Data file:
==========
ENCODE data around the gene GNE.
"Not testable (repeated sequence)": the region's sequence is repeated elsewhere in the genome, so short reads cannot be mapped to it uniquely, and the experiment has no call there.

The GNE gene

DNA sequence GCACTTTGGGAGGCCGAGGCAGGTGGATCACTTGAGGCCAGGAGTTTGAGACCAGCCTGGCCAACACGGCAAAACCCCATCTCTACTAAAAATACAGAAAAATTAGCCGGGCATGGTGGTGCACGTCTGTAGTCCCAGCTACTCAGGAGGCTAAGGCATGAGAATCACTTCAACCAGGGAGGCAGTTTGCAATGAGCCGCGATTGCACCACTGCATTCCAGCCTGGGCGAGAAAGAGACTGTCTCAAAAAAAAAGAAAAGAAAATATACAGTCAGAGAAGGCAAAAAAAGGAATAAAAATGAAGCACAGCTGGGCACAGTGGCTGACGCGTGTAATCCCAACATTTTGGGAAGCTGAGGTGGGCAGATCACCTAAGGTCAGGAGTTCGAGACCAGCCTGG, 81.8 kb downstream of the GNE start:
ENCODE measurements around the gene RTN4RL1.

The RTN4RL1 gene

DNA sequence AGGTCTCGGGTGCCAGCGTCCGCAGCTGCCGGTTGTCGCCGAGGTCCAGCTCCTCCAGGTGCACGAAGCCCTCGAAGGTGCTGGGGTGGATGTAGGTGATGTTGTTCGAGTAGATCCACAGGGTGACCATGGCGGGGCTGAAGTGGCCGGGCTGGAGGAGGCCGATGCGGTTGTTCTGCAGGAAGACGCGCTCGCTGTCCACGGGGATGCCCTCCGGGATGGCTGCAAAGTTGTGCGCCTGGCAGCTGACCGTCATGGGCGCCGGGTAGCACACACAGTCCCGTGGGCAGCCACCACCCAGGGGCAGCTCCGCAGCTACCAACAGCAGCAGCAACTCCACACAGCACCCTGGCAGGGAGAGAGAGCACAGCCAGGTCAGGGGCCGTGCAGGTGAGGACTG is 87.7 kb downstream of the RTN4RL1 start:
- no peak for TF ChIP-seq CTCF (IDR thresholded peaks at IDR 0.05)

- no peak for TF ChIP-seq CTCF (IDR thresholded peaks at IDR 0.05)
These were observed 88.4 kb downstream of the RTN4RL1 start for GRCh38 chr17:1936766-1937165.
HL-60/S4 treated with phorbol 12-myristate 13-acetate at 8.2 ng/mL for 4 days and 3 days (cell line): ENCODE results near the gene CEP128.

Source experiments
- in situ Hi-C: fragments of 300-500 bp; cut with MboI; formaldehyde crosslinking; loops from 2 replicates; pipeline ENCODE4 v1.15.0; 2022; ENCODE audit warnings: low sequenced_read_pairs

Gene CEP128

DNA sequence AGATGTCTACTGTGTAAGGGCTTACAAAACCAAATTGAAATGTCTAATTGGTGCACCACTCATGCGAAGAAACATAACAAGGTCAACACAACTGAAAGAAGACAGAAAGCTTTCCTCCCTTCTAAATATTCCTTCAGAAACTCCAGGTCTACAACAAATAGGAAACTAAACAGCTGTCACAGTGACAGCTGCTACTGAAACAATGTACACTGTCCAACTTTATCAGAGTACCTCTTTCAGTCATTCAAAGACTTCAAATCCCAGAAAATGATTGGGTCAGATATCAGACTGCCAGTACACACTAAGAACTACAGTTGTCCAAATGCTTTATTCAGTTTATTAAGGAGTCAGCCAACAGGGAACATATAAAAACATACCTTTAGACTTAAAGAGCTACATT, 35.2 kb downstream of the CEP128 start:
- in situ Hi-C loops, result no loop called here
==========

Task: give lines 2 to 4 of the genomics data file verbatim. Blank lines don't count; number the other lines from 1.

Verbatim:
"Not testable (repeated sequence)": the region's sequence is repeated elsewhere in the genome, so short reads cannot be mapped to it uniquely, and the experiment has no call there.

The GNE gene

DNA sequence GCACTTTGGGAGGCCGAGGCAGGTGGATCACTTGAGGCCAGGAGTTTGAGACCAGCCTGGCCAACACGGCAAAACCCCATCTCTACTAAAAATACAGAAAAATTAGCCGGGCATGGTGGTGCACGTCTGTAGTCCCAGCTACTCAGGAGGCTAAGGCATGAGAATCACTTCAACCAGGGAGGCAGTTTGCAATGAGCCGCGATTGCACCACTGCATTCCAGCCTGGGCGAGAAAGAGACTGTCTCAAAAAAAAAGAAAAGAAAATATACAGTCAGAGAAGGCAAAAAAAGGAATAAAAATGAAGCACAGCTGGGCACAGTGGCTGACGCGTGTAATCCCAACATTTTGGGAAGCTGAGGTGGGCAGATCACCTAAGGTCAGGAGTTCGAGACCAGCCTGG, 81.8 kb downstream of the GNE start: